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  Distribution and Materials Handling Focus: Our Weekly Feature Article on Topics Related to Distribution Management and Material Handling Strategies and Technologies Distribution and Materials Handling Focus: Our Weekly Feature Article on Topics Related to Distribution Management and Material Handling Strategies and Technologies  
 
 
  -July 15, 2009 -  

Logistics News: Putting Some Numbers to Reverse Logistics

 



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New Study says Retailers and Wholesalers Recovering More Value than Manufacturers; the Five Process Steps for Returns Processing

 
 


SCDigest Editorial Staff

SCDigest Says:

Perhaps surprisingly, and contrary to the researchers’ expectations, very few companies (at least in this survey group) used third party returns processing services.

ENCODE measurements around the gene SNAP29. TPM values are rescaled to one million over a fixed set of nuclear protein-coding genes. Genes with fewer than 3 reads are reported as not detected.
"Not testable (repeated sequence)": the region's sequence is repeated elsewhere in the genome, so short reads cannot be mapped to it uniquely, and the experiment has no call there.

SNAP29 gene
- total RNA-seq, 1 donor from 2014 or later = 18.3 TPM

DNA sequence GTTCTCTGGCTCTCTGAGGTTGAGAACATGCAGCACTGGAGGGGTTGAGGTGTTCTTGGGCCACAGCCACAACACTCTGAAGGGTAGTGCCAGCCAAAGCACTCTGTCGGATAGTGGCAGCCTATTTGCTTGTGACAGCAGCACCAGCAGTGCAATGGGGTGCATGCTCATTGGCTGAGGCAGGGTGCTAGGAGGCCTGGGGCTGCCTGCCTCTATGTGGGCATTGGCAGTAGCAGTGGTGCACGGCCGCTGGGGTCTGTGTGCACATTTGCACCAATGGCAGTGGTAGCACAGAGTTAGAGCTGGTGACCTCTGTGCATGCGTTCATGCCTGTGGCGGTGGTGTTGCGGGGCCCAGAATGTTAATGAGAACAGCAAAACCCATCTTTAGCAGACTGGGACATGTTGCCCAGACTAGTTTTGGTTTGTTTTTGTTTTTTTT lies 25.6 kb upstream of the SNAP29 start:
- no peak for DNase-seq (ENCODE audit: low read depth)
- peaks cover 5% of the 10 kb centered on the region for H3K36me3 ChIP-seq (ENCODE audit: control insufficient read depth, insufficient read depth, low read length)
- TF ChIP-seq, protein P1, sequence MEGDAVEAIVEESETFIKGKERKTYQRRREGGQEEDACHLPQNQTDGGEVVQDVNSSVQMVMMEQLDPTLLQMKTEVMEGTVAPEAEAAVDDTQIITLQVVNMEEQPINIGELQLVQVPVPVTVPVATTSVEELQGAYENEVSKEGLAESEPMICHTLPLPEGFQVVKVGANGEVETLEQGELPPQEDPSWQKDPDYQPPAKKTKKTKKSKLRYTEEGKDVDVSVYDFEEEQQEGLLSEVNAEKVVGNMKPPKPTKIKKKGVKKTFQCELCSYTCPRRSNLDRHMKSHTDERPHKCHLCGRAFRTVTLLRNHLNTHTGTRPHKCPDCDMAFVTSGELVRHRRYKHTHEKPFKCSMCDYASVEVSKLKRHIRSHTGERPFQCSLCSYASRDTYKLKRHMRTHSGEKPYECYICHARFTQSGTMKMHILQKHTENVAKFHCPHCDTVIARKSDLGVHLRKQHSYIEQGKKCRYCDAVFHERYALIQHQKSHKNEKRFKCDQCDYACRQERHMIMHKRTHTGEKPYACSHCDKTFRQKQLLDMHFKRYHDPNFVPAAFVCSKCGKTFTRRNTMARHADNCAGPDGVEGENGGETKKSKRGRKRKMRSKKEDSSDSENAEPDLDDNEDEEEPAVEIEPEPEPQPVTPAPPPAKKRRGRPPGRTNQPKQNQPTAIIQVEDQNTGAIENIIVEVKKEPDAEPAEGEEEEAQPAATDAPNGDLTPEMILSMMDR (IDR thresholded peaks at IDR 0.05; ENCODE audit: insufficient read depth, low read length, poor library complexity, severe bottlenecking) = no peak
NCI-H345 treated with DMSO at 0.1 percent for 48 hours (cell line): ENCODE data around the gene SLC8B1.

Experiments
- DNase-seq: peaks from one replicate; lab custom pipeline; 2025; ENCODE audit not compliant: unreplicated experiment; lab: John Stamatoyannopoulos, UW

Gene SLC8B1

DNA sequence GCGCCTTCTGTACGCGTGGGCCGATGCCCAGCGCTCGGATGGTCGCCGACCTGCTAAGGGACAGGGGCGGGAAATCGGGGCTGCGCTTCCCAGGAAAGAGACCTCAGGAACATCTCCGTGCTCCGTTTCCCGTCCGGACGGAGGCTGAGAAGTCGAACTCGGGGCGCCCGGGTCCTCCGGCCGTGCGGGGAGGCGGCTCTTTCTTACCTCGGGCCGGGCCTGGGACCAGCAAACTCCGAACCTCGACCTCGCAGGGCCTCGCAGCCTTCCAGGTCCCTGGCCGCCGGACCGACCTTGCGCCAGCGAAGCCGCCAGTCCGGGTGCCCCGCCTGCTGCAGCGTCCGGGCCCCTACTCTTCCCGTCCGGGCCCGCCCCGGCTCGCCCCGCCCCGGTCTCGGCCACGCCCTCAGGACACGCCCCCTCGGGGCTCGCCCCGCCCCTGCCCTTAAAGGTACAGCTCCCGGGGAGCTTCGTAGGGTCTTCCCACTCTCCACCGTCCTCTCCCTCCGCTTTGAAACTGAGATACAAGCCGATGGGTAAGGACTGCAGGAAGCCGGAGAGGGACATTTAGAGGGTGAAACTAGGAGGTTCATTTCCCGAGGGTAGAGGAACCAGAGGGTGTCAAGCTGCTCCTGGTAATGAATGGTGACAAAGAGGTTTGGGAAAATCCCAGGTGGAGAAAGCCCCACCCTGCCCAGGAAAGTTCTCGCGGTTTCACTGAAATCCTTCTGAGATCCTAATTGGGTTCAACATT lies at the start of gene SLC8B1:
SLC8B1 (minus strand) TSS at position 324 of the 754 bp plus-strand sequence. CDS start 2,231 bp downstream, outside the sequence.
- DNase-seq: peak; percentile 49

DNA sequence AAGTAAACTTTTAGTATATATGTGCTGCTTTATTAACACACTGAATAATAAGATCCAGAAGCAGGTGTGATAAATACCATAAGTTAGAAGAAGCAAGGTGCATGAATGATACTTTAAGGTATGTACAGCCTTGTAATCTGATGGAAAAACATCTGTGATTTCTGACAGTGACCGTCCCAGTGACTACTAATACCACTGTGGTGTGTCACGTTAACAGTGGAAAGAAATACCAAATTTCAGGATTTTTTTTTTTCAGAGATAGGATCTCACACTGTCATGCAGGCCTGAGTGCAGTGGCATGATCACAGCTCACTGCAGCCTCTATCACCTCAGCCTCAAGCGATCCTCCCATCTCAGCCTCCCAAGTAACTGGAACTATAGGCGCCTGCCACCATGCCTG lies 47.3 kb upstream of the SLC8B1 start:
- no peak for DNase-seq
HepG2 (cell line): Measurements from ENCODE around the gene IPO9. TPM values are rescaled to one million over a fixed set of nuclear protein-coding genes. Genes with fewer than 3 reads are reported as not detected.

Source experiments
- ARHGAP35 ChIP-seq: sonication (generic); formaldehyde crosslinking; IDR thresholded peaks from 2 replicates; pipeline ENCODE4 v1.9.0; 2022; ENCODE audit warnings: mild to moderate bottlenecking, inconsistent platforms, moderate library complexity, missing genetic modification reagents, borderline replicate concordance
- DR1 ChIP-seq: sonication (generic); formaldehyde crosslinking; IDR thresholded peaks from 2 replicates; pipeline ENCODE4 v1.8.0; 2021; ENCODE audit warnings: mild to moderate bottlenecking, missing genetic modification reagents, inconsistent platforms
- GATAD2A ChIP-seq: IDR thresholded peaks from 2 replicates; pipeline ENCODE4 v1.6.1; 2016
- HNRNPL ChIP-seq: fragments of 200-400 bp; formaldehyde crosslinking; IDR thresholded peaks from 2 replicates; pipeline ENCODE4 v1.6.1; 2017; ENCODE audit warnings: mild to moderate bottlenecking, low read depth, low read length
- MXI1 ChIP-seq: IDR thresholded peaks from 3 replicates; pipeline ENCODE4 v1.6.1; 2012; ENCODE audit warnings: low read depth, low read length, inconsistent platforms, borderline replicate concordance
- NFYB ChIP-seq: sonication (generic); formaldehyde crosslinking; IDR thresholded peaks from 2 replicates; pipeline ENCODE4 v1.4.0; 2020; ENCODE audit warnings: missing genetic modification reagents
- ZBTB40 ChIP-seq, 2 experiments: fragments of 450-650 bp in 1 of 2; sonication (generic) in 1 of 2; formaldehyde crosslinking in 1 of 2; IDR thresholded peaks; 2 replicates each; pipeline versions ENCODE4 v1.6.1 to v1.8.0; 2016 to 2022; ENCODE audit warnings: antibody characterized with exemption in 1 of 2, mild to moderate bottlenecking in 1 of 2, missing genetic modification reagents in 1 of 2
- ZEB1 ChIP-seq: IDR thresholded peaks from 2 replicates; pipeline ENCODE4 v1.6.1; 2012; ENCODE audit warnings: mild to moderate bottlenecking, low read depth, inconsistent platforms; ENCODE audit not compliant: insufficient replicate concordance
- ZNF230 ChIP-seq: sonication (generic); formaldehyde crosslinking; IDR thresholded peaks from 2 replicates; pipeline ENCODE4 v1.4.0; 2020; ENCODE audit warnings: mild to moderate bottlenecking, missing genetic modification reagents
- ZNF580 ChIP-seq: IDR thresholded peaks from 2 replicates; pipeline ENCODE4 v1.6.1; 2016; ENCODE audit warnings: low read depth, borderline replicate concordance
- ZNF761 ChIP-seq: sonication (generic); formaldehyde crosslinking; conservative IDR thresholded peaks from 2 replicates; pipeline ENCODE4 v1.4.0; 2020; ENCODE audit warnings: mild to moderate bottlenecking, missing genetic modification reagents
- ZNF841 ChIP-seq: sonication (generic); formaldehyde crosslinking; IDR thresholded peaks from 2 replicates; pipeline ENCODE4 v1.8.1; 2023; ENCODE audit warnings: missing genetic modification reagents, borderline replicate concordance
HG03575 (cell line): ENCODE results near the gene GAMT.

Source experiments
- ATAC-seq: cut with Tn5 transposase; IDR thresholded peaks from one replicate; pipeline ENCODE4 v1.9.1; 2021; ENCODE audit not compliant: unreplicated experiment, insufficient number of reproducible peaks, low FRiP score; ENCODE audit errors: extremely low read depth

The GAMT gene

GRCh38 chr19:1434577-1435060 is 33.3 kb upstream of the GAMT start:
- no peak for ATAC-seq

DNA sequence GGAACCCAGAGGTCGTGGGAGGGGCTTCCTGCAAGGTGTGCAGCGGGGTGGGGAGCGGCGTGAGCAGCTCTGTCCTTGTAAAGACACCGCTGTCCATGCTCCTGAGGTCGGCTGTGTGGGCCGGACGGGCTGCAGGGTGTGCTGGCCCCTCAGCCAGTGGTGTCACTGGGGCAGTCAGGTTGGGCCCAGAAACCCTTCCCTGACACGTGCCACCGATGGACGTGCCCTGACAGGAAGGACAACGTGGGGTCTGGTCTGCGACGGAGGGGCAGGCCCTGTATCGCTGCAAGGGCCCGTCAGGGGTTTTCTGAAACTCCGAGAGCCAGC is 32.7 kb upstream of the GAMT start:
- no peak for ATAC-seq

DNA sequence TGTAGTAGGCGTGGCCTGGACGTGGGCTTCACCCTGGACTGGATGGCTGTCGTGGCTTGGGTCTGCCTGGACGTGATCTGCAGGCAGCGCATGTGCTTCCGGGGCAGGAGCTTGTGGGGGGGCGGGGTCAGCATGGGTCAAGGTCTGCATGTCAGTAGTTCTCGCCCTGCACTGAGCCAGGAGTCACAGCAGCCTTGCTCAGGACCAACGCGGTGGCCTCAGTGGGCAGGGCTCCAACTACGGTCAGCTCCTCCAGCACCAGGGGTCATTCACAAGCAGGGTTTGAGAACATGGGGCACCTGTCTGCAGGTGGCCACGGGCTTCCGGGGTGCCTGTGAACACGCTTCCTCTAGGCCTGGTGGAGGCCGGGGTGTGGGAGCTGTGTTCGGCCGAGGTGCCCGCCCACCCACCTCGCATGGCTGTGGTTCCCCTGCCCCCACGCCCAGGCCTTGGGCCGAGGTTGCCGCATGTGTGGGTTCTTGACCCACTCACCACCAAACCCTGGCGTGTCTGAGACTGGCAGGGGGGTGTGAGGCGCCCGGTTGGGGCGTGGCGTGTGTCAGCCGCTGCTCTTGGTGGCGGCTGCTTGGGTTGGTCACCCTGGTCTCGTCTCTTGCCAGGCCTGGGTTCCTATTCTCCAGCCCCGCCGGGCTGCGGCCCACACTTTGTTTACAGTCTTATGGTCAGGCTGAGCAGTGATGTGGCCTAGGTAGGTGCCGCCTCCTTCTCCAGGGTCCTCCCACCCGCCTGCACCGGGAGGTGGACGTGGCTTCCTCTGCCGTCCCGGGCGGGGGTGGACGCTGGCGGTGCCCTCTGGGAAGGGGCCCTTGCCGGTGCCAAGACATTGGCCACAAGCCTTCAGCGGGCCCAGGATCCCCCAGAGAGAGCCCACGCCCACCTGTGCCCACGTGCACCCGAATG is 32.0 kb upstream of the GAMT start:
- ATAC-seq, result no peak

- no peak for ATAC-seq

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“Reverse Logistics” continues to be an area where many experts believe that companies have an excellent opportunity to reduce costs and/or improve customer satisfaction.

 

Yet, most believe relatively few companies have put a lot of action or investment behind reverse logistics processes to date, with some notable exceptions, especially in the “direct to consumer/e-commerce” area, sectors which historically have had high percentages of returns versus sales. Avon, for example, has frequently been cited for the excellence of its returns handling processes.

 

It also appears that “Sustainability” and Green Supply Chain initiatives are also increasing the focus on reverse logistics, as companies see improving reverse logistics processes as significant opportunities to reduce waste, energy use, and CO2 emissions.